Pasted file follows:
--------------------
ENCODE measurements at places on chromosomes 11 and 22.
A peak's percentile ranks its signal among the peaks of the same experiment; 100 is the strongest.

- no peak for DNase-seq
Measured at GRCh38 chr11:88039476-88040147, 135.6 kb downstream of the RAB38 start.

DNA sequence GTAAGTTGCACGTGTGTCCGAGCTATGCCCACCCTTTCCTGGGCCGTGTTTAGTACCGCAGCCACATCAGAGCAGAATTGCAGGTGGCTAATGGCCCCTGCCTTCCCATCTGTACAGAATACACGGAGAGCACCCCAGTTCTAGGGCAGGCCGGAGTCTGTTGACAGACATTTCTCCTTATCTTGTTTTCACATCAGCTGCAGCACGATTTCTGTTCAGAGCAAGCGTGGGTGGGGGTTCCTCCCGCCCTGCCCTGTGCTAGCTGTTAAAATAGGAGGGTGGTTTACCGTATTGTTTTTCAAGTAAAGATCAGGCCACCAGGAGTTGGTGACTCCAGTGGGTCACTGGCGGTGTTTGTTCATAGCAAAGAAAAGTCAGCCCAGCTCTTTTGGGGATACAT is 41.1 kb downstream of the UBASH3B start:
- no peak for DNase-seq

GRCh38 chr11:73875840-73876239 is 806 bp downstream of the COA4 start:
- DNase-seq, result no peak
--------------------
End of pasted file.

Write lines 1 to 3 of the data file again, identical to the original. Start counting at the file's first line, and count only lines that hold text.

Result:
ENCODE measurements at places on chromosomes 11 and 22.
A peak's percentile ranks its signal among the peaks of the same experiment; 100 is the strongest.

- no peak for DNase-seq